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Hoffmann, R. A wiki for the life sciences where authorship matters. Nature Genetics (2008)

Inhibition of angiogenesis and growth of human nerve-sheath tumors by AGM-1470.

The effectiveness of AGM-1470, a potent, fungal-derived inhibitor of angiogenesis, in suppressing the neovascularization and growth of human Schwann cell tumors was tested in six schwannomas, seven neurofibromas, and one neurofibrosarcoma. Tumor fragments from surgical specimens were implanted into the subrenal capsule of 348 nude mice (nu/nu). Seven days after implantation, the tumors were measured and vascularity was graded. The animals were then randomly assigned to one of two groups, to receive either saline (control group) or systemic AGM-1470 treatment. After 2 to 6 weeks of treatment, tumor size and degree of vascularity were recorded. In the six different schwannomas implanted into 138 mice, the average vascular grade in the control group after 2 weeks of treatment increased from 2.2 to 3.2 (+1.0), while in the AGM-1470-treated group it decreased from 2.2 to 1.7 (-0.5) (p < 0.01). In the seven different neurofibromas implanted into 158 mice, the change in the average vascular grade in control and AGM-1470-treated animals was +0.5 and -1.0, respectively (p < 0.01). In the one neurofibrosarcoma implanted into 52 mice, the change in average vascular grade in each group during the 6-week treatment period was +1.9 and -1.0, respectively (p < 0.01). Neurofibrosarcoma growth after 6 weeks of AGM-1470 treatment was only 8.5% of the growth found in the control animals (p < 0.01). This study determined that AGM-1470 is effective in inhibiting angiogenesis and the growth of human nerve-sheath tumors.[1]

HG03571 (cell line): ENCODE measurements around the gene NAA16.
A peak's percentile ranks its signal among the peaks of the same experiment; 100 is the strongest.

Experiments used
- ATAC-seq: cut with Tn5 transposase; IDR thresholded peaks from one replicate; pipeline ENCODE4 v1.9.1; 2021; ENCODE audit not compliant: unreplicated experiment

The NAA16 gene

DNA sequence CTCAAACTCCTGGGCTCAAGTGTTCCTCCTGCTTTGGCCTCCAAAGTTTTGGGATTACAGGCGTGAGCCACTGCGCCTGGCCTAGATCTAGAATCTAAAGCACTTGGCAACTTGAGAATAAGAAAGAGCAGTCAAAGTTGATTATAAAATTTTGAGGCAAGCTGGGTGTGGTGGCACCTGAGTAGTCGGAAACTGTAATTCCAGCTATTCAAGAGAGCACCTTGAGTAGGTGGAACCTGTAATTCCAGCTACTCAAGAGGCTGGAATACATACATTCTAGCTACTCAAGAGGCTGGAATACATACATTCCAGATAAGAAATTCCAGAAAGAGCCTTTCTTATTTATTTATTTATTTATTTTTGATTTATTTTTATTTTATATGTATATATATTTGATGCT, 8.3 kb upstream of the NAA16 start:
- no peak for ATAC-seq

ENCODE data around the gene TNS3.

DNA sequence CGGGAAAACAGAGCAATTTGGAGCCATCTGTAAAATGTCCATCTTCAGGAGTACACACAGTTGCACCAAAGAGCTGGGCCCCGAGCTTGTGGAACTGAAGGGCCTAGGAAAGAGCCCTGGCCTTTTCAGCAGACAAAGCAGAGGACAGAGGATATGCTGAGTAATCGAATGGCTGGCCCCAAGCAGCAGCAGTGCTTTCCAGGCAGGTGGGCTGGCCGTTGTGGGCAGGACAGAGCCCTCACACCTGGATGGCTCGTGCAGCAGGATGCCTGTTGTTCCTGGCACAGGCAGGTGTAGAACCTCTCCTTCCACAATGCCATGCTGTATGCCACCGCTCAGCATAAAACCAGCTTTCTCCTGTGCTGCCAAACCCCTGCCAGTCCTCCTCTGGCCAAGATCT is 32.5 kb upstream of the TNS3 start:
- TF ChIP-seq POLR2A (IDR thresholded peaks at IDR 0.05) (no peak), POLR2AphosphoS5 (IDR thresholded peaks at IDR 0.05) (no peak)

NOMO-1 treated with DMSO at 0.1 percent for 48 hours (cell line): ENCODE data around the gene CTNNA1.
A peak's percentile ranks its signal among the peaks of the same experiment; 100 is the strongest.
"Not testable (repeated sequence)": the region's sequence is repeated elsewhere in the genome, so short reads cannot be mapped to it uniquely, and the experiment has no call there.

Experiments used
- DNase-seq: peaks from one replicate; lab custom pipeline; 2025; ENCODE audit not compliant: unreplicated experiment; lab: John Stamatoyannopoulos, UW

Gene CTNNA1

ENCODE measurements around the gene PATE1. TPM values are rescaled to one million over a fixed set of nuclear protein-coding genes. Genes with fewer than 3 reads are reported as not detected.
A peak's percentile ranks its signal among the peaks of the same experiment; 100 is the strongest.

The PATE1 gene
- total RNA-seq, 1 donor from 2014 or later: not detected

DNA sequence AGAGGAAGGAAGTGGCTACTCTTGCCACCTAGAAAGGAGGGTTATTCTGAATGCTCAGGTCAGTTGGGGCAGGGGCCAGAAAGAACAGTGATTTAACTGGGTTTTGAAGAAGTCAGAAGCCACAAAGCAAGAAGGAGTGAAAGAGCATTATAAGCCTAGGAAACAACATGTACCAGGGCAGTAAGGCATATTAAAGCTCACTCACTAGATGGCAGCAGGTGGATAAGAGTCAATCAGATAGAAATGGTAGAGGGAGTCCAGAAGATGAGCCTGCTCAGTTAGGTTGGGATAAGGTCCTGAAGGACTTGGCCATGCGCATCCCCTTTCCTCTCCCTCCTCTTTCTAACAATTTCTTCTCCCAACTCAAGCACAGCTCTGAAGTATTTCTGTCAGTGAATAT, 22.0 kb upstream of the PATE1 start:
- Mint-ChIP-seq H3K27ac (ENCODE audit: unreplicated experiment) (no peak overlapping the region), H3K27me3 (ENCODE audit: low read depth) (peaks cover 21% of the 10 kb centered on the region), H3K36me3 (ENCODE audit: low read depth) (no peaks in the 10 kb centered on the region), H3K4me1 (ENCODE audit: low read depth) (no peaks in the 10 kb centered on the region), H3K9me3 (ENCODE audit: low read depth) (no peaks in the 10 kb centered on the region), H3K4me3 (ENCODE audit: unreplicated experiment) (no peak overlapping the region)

1. Inhibition of angiogenesis and growth of human nerve-sheath tumors by AGM-1470. Takamiya, Y., Friedlander, R.M., Brem, H., Malick, A., Martuza, R.L. J. Neurosurg. (1993) [Pubmed]
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